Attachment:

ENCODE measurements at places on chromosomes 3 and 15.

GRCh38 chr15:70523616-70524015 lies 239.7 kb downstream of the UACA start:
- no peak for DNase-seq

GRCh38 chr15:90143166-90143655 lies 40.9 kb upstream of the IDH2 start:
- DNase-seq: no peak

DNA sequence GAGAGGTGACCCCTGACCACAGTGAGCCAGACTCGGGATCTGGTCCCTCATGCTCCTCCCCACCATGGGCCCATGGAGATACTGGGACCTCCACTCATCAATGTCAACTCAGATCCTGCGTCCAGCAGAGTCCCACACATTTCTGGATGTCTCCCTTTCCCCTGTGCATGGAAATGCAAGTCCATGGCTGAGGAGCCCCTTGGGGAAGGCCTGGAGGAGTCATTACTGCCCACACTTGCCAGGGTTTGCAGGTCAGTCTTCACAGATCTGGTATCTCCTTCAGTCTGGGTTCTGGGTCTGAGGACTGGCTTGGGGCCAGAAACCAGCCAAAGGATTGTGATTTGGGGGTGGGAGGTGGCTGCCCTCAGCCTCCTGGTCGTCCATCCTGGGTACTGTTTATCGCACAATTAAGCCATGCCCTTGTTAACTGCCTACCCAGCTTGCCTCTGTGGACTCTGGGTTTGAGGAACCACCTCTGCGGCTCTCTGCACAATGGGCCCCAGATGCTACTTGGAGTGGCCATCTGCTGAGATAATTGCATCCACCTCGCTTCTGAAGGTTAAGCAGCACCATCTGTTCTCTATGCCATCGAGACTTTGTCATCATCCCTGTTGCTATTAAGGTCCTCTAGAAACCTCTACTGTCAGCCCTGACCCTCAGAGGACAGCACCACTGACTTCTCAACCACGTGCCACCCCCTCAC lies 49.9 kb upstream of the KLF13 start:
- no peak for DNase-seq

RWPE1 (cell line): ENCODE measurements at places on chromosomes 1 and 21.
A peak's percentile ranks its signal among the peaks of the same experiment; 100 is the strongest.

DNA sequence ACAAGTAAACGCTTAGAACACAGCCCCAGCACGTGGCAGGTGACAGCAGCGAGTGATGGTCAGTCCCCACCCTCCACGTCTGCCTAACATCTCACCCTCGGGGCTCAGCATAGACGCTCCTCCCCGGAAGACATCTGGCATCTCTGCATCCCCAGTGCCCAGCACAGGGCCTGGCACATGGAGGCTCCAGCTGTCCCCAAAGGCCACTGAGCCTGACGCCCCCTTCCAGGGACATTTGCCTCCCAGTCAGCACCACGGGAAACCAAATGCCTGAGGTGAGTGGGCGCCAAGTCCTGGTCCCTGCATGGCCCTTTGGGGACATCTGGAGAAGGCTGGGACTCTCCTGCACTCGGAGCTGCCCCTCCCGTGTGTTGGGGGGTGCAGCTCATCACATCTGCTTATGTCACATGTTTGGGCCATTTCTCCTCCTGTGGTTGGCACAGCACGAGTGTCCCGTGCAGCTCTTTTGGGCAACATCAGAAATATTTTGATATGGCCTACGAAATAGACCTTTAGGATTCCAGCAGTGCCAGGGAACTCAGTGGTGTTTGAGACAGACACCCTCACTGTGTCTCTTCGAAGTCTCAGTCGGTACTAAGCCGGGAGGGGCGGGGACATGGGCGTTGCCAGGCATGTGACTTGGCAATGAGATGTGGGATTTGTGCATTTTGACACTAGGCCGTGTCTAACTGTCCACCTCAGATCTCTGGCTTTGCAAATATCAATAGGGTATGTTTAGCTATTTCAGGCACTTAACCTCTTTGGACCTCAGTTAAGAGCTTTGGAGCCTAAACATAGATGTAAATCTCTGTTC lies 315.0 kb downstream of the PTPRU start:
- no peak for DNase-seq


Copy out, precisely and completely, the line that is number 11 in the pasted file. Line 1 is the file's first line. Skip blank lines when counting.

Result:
- no peak for DNase-seq